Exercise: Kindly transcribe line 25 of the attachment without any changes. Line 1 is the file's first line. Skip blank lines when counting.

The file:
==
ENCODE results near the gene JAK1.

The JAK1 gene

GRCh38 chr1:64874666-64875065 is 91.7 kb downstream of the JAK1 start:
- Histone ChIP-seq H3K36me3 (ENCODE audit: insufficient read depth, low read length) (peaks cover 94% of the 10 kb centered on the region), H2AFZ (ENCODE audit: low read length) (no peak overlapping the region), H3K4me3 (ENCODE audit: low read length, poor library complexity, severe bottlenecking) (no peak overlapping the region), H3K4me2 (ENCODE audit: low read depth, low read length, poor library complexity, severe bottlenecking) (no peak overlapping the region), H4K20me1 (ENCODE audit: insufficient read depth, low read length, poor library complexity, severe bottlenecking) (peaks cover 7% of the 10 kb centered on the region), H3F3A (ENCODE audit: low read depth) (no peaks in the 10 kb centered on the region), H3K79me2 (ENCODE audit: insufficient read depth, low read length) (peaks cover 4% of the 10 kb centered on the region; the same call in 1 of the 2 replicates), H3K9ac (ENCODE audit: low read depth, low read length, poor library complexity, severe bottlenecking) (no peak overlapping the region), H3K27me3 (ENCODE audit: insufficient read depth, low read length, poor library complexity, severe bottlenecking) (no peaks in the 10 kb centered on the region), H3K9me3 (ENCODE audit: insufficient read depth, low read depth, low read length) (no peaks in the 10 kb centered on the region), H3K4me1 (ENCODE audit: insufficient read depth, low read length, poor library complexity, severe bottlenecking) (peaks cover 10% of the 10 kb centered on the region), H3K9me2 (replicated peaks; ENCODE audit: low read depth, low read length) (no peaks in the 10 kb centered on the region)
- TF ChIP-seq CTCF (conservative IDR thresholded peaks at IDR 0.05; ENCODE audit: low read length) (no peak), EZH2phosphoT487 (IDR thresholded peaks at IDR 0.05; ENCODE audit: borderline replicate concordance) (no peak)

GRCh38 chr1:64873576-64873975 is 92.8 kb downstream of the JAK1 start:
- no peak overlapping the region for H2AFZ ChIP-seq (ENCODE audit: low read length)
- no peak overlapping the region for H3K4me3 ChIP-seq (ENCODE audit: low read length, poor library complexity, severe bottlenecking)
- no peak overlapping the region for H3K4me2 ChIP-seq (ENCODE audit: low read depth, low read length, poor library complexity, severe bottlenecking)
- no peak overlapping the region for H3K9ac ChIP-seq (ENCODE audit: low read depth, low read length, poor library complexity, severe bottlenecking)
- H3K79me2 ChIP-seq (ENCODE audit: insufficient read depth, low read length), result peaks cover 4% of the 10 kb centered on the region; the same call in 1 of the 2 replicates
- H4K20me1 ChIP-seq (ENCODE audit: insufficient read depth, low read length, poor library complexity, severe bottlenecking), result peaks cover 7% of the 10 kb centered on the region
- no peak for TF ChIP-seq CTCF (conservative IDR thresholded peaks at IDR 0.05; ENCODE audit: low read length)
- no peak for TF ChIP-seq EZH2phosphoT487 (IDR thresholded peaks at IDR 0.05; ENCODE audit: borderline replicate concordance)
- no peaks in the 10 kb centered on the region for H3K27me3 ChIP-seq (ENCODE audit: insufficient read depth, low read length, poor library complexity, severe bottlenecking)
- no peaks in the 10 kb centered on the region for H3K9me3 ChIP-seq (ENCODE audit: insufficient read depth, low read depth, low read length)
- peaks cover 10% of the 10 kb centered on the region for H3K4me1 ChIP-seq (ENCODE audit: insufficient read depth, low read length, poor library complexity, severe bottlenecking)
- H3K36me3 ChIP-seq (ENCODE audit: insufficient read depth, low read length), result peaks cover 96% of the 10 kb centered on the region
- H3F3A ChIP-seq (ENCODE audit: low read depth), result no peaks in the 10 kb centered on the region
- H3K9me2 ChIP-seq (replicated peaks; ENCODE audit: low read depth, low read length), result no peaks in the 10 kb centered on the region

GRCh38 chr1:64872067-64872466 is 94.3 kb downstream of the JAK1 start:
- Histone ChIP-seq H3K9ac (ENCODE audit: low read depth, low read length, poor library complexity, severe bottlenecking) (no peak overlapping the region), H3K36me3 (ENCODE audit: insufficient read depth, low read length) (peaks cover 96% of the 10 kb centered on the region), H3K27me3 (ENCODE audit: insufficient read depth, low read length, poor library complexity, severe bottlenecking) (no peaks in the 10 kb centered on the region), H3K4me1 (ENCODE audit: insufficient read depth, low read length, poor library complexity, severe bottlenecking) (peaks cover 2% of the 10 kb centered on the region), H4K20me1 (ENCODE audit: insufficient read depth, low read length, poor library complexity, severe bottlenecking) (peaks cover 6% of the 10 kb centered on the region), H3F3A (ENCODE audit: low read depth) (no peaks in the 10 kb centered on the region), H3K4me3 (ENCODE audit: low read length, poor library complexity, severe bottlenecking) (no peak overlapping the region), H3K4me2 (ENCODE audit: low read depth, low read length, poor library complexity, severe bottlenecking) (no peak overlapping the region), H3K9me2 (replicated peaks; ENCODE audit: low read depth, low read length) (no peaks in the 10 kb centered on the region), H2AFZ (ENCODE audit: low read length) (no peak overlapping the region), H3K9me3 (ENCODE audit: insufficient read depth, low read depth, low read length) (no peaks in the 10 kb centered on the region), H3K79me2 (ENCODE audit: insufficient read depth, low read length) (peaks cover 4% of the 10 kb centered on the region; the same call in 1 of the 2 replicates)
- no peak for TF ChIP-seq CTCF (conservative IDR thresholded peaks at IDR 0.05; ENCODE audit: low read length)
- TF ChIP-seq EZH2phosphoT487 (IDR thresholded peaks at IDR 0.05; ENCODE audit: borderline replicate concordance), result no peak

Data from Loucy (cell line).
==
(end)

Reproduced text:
Data from Loucy (cell line).